There was no way a camera could have recorded that breathtaking experience, and no way I would ever need the help of a camera to recall it.  Just when I resolved and resigned myself to a camera-free existence, Eli and I went for an afternoon walk.

And he taught me how to take photos with his Smart Phone.

 

Okay, forget everything I just told you about a camera-free life.  Because then Saint Eli indulged me completely, taking me back to revisit all the beautiful sights I’d admired.  We snapped all these pics and more with his Smart Phone.

Pretty pictures of stationary subjects…

 …that practically come when you whistle for them.

Other photos depended upon conditions like weather.

Or light.

Or where our feet happened to take us.

 

 My favorite shots are the unexpected ones, that dropped like ripe fruit falling from a tree into my lap.

Sweet.

Sweeter.

Sweetest!

 

As we sat on the beach watching the sun set, directly ahead of us a whale leapt out of the ocean so close I could see the lines on its belly.  It thrust one long fin into the air and waved goodbye. Exhilarating! A flash of wonder!  A glimpse of the sacred just for us! It is forever engraved in our memories and upon our hearts.

But I’m THRILLED that Eli caught it on his Smart Phone!

 

 

Okay, time to come clean.  I ADORE chasing rainbows…

…and I will ALWAYS go for the gold!

WOO HOO!

All images and words copyright Naomi Baltuck (and Eli Garrard!)

Click here for more interpretations of The Weekly Travel Theme: Clean.

Posted by: Naomi Baltuck | April 8, 2014

The Mistery of Life

 

One of the most breathtaking places I’ve ever been is Switzerland, and not just because of the high altitude.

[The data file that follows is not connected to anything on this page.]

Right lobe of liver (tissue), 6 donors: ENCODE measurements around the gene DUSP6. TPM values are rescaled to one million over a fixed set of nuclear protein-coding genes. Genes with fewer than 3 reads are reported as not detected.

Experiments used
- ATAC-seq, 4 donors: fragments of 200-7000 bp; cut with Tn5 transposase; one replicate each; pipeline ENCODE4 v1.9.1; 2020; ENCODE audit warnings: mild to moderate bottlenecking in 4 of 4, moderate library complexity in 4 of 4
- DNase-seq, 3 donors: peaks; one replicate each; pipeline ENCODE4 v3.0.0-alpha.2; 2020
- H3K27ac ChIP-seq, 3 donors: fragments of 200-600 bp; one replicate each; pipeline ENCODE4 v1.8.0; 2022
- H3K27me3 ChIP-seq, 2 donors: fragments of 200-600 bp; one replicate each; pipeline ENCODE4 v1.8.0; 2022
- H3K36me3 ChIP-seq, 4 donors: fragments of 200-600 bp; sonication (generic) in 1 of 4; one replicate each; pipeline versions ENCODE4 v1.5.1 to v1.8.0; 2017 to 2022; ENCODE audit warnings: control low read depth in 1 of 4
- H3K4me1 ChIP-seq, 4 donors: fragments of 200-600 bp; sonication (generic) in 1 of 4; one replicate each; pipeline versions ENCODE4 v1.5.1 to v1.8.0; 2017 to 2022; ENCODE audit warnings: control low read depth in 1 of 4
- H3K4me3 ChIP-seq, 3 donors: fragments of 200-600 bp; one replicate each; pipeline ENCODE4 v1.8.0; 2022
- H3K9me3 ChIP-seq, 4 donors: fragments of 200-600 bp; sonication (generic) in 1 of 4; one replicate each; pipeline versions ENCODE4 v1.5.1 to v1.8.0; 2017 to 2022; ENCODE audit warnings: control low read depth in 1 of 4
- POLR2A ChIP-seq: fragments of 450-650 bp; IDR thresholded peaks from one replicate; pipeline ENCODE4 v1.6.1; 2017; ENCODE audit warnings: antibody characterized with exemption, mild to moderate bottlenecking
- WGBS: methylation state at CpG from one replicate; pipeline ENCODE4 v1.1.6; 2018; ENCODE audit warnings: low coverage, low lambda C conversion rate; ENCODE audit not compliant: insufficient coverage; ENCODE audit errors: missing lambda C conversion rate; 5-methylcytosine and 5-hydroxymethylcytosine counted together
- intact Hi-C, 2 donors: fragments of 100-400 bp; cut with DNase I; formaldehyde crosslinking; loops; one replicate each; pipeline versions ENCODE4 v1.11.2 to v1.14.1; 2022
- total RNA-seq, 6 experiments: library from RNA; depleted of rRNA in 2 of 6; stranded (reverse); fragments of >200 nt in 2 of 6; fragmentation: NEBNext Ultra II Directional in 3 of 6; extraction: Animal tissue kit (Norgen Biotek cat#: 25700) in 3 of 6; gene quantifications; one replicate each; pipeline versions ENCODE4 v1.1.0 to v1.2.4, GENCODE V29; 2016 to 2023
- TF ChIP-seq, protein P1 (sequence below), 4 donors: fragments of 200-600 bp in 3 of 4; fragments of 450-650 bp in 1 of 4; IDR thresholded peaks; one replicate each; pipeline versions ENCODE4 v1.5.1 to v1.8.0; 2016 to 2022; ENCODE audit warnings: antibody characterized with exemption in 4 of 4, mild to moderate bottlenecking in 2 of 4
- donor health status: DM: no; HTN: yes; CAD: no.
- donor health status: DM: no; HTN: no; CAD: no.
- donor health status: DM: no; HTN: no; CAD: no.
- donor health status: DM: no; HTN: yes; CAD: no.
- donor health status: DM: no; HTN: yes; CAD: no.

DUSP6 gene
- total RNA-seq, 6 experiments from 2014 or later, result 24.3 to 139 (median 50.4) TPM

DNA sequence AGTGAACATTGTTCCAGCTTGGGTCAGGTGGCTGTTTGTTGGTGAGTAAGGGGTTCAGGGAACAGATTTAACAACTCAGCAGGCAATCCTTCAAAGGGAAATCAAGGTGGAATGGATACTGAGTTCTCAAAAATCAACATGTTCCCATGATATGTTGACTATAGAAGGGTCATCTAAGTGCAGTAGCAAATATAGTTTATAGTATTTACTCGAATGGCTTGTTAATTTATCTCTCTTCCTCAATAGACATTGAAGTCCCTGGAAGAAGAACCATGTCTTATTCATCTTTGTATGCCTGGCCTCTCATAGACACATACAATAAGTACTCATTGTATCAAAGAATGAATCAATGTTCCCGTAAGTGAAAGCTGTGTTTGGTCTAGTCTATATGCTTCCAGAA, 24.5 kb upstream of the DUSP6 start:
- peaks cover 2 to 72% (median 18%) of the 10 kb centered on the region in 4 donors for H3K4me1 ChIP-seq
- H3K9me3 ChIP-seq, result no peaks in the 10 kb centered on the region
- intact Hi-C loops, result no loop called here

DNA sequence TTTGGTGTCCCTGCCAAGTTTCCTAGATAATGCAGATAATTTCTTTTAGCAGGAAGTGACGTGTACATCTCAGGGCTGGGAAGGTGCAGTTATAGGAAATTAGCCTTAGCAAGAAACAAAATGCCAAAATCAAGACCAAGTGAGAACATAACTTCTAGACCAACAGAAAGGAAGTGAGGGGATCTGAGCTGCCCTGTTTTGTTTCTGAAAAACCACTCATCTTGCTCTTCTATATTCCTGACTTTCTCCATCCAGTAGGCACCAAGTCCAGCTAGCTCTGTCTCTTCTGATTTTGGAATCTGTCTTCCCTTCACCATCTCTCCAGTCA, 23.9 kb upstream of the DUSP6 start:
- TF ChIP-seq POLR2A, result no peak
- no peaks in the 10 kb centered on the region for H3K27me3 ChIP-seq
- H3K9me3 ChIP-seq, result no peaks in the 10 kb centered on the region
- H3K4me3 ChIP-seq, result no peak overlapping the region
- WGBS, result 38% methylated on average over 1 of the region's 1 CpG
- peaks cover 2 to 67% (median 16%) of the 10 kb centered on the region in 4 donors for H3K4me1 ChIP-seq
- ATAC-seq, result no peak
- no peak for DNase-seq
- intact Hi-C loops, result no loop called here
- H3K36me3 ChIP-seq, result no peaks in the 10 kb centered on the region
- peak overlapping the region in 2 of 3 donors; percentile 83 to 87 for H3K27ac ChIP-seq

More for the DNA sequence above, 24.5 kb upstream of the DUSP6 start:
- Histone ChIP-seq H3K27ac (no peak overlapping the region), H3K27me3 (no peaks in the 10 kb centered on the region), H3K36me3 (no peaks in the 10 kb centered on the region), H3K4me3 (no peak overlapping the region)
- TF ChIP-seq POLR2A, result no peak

How can someplace be so wild and rugged…

…and yet so tidy and tame and settled?

You can take an escalator to the top of the mountain…

…and just when you think you’re alone in the most remote place in the world…

…you stumble upon a chalet where you can buy a cup of Ovaltine.

Or you hear cowbells and realize you are not alone after all.

When you’re looking straight up at the sky, where no mountain ought to be–surprise!–you realize its just playing peek-a-boo from behind the clouds.

We went for a hike, but the landscape seemed so domestic that we felt we should really call it  a stroll.

We stopped to make a friend or two along the way.

And belted out the words to The Sound of Music because…why not?

Unlike the deliberate and well-defined cable car ride up to our little village, there was no clear threshold, no magic doorway from domestic to wild.  The landscape changed so gradually we hardly noticed.

No cowbells here.

And then a shroud of mist descended so swiftly.

The path was obscured and maps were useless.

We couldn’t see the landmarks described in the guidebook.

It would soon be dark.  We had no choice but to put one foot ahead of the other…

…keep walking…

…enjoy the mystery and adventure…

…And trust that sooner or later we would get where we were going.

That’s life.

All images and words copyright Naomi Baltuck.

Click here for more interpretations of The Weekly Photo Challenge: Threshold.

Click here for more interpretations of The Weekly Travel Theme: Misty.

Posted by: Naomi Baltuck | March 31, 2014

An Open Book

 

“Thou art alive still while thy book doth live, and we have wits to read and praise to give.”  –William Shakespeare–